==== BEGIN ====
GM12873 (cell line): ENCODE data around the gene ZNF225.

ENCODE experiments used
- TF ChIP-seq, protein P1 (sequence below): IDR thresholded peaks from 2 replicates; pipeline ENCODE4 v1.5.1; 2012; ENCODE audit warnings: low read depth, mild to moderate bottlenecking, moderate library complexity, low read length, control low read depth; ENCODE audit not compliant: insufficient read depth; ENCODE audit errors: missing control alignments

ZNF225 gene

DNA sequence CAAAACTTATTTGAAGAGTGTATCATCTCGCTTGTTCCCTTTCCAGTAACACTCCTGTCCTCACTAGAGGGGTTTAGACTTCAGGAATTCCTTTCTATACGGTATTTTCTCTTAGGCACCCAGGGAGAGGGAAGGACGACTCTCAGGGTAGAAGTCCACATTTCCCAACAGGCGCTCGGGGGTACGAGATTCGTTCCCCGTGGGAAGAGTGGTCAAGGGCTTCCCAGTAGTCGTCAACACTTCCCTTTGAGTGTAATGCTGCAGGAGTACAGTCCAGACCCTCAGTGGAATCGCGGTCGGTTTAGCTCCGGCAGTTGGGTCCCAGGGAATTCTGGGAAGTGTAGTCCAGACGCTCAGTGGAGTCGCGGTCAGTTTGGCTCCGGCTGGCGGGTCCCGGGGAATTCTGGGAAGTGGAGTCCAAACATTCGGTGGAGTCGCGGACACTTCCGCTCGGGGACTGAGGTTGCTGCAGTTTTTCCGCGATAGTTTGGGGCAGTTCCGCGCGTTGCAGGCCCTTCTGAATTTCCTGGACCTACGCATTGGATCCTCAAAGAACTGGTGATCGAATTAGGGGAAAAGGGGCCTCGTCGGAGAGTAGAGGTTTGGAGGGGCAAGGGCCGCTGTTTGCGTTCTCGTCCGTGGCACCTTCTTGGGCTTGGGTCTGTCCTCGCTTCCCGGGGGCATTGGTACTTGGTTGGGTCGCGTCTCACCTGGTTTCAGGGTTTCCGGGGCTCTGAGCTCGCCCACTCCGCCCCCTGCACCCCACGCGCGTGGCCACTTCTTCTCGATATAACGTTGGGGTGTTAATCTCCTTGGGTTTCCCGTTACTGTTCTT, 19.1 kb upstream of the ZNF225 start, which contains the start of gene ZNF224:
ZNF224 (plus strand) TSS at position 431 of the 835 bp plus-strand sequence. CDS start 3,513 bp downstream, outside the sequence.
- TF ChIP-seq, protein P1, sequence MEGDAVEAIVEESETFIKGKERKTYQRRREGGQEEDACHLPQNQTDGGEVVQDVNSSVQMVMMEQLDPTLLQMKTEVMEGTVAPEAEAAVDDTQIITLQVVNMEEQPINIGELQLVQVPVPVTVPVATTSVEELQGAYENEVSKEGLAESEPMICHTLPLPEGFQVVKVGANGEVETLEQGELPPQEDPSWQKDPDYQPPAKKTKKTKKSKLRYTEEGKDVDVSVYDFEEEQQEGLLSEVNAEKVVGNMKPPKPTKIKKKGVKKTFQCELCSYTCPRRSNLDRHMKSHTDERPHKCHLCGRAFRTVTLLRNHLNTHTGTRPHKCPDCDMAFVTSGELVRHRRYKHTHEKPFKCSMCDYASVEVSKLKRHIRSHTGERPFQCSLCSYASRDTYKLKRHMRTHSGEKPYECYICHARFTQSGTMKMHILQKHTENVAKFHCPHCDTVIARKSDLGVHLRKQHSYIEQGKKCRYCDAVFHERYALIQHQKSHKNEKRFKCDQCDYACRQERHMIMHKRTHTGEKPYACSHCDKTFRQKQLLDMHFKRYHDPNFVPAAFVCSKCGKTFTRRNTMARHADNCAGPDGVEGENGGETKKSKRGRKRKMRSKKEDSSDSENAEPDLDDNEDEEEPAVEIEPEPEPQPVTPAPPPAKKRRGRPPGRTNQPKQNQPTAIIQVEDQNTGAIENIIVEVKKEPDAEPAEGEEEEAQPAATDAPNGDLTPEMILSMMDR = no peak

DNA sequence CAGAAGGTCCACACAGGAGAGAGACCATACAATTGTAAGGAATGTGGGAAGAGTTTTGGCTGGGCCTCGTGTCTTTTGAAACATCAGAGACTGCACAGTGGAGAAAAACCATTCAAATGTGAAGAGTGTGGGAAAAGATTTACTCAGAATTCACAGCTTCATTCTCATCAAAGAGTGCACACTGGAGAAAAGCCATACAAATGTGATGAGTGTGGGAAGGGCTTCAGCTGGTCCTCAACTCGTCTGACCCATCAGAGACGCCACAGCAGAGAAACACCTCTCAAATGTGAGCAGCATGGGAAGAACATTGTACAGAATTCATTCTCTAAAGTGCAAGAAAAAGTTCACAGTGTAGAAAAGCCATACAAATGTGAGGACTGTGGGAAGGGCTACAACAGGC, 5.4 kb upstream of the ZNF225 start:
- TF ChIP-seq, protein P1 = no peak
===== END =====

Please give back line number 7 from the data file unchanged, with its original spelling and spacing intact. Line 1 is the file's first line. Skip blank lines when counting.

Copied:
- TF ChIP-seq, protein P1, sequence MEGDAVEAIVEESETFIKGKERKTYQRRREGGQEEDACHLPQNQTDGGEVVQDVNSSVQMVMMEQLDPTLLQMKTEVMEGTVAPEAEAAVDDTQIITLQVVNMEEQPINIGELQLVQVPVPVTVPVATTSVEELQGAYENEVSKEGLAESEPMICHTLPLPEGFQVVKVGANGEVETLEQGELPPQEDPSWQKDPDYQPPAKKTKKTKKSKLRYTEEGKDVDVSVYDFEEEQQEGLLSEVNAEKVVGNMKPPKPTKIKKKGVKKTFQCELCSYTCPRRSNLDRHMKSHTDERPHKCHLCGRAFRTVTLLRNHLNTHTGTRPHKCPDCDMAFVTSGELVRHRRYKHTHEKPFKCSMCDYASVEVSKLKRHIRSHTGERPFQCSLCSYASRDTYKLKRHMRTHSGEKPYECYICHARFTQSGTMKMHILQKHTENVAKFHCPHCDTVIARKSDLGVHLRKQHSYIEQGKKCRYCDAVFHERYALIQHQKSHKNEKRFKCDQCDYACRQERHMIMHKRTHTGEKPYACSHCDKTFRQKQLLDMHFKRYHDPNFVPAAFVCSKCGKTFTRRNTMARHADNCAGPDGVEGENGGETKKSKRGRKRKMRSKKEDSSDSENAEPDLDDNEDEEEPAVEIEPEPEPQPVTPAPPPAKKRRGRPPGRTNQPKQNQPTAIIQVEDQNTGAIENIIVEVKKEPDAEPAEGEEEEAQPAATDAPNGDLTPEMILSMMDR = no peak